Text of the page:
Bernie Sanders sides with the billionaires
There might be no better example of the malevolent power of money in politics than the pro-legalization movement. Funded by billionaires who get their way by spending so heavily they drown out other voices, it wields the sort of unfair influence Vermont Sen. Bernie Sanders was speaking of on “Face the Nation” when he said, “The power of money over the political process is horrendous.”
However, Sanders said that in September and now supports the legalization of marijuana, which means he’s siding with one of the moneyed interests he excoriates.
Sanders should find it outrageous that the ultra-rich could buy a new drug policy. Instead, he endorses it. He just introduced legislation that would allow state decisions on marijuana to stand, but never mentions that these decisions are really made by billionaires and their money.
Advocates present legalization as inevitable, but marijuana initiatives have only won when proponents vastly outspent the other side. In Washington state, the pro-legalization side spent $5 million compared to only $16,000 for opponents. That’s a 300-to-1 advantage, and $2 million of it came from one marijuana-smoking billionaire, the late Peter Lewis, former CEO of Progressive Insurance.
Lewis almost single-handedly funded the Massachusetts medical marijuana campaign; he donated 94 percent of its operating budget, enabling them to outspend opponents by nearly 50 to 1. He effectively bought that election.
This should offend Sanders, who told “Face the Nation” that “American democracy is not about billionaires buying elections.” But he never seems to criticize marijuana billionaires.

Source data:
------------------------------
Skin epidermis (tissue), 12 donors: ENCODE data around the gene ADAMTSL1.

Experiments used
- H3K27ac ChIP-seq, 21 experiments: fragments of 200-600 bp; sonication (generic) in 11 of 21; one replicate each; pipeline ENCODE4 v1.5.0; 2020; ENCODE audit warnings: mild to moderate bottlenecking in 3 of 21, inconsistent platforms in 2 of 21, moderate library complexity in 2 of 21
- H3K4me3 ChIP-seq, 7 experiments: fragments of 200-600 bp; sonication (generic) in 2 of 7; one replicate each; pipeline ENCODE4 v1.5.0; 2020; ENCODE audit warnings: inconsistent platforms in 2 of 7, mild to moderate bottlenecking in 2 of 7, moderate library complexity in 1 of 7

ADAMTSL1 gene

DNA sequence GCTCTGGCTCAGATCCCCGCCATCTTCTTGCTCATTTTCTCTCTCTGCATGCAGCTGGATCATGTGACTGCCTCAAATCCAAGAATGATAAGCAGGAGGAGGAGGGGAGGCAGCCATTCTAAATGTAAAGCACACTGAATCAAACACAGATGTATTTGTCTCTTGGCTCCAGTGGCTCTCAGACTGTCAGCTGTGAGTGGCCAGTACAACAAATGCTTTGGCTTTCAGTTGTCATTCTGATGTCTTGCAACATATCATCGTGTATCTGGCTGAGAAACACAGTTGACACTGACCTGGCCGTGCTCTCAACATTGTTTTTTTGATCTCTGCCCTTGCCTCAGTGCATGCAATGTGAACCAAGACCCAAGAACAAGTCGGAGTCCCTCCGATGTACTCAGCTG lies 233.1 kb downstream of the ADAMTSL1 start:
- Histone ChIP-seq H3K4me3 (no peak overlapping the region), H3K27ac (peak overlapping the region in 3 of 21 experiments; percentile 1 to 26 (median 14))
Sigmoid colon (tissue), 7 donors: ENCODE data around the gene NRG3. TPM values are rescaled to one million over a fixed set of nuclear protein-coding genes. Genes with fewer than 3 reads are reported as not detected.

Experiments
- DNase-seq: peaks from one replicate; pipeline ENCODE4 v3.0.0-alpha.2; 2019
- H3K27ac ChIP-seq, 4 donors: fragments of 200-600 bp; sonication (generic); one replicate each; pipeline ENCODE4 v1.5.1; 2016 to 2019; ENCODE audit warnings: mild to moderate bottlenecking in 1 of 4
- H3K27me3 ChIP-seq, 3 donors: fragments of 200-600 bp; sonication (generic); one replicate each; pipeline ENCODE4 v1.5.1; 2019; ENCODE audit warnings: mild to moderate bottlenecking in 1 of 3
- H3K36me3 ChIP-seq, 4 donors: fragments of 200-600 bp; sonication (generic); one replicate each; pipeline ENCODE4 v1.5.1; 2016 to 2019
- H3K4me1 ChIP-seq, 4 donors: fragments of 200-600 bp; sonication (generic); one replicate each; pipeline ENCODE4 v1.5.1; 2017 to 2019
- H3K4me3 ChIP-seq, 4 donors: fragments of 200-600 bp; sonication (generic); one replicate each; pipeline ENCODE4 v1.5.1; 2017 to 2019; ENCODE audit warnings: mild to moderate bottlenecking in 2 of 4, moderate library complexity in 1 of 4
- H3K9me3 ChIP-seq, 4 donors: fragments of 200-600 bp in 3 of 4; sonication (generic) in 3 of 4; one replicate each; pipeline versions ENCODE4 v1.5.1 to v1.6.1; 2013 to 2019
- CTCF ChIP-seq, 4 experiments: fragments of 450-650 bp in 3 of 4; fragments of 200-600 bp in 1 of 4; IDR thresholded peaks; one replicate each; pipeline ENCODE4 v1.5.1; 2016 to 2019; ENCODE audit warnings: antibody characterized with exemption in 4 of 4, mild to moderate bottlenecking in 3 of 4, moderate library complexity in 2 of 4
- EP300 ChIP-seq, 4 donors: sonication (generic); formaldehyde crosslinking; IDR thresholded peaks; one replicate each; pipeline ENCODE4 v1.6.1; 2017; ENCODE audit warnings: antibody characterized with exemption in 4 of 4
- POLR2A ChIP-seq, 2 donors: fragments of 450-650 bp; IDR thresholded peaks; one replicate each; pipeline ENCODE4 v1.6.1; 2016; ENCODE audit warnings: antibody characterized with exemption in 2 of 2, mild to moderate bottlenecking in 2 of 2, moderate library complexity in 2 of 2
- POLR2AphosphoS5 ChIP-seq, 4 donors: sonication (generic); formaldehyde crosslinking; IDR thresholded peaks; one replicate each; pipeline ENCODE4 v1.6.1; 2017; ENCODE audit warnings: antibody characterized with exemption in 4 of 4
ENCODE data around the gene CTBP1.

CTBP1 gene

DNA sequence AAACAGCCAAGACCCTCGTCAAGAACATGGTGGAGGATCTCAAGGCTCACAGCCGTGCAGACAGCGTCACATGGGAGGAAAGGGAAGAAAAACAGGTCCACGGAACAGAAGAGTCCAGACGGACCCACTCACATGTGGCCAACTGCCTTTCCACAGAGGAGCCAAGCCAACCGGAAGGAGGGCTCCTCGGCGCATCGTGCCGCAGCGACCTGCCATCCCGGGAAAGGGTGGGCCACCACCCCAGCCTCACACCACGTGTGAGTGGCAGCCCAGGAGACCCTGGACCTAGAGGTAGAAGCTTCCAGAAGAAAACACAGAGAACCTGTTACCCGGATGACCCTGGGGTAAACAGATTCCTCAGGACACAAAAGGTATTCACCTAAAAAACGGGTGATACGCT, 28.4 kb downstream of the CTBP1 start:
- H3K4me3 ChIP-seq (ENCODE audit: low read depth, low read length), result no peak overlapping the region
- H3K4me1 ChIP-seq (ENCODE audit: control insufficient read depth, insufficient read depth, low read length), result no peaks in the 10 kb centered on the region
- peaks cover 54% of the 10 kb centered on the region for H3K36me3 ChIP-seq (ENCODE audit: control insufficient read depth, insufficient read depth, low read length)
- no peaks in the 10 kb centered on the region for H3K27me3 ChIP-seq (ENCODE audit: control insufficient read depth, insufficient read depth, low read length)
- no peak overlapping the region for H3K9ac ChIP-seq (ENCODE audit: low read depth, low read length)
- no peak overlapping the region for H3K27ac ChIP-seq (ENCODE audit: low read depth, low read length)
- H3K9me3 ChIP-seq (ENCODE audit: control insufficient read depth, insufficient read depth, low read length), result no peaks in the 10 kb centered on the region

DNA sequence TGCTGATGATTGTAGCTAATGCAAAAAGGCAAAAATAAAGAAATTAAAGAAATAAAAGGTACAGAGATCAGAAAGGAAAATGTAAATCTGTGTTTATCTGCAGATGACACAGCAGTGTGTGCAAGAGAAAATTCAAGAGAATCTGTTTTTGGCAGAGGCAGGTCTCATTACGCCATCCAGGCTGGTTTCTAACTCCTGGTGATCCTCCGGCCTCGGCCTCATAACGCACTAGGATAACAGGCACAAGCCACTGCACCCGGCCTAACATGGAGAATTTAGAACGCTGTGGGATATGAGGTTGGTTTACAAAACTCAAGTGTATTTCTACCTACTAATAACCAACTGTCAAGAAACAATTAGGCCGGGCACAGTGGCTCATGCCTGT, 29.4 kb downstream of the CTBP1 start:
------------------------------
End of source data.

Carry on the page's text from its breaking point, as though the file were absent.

George Soros has spent about $25 million to legalize marijuana. In 1996, he and five other wealthy businessmen provided three-fourths of the financing for California’s Proposition 215, the nation’s first medical marijuana law. Supporters couldn’t get enough signatures to get it on the ballot, so Soros and his friends rescued the measure.
Soros and Lewis were major donors to the Drug Policy Alliance and Marijuana Policy Project, America’s two main pro-legalization groups. Without these organizations, the U.S. would have no medical marijuana or legalization laws.
Saunders even supported Ohio’s legalization measure that would have created a marijuana monopoly for 10 businessmen who chipped in $2 million each. It was such a blatant case of business interests using the political process for gain that a lot of marijuana advocates voted against it, yet Sanders supported it.
In fairness, Secretary Hillary Rodham Clinton is also probably pro-legalization. Her PACs accepted $2 million from Soros, and still says she wants to wait and see what happens in the legalization states–even though in Washington the number of traffic fatalities involving THC-positive drivers doubled the first year marijuana was sold legally.
But Sanders is running to stop the wealthy from buying elections. He says so in nearly every speech. His campaign website denounces “powerful special interests [who] have poured money into our political system for years.” However, the candidate whose No. 1 issue is getting money out of politics apparently doesn’t mind when it’s marijuana money.
This appeared in the San Francisco Chronicle on Nov 19, 2015.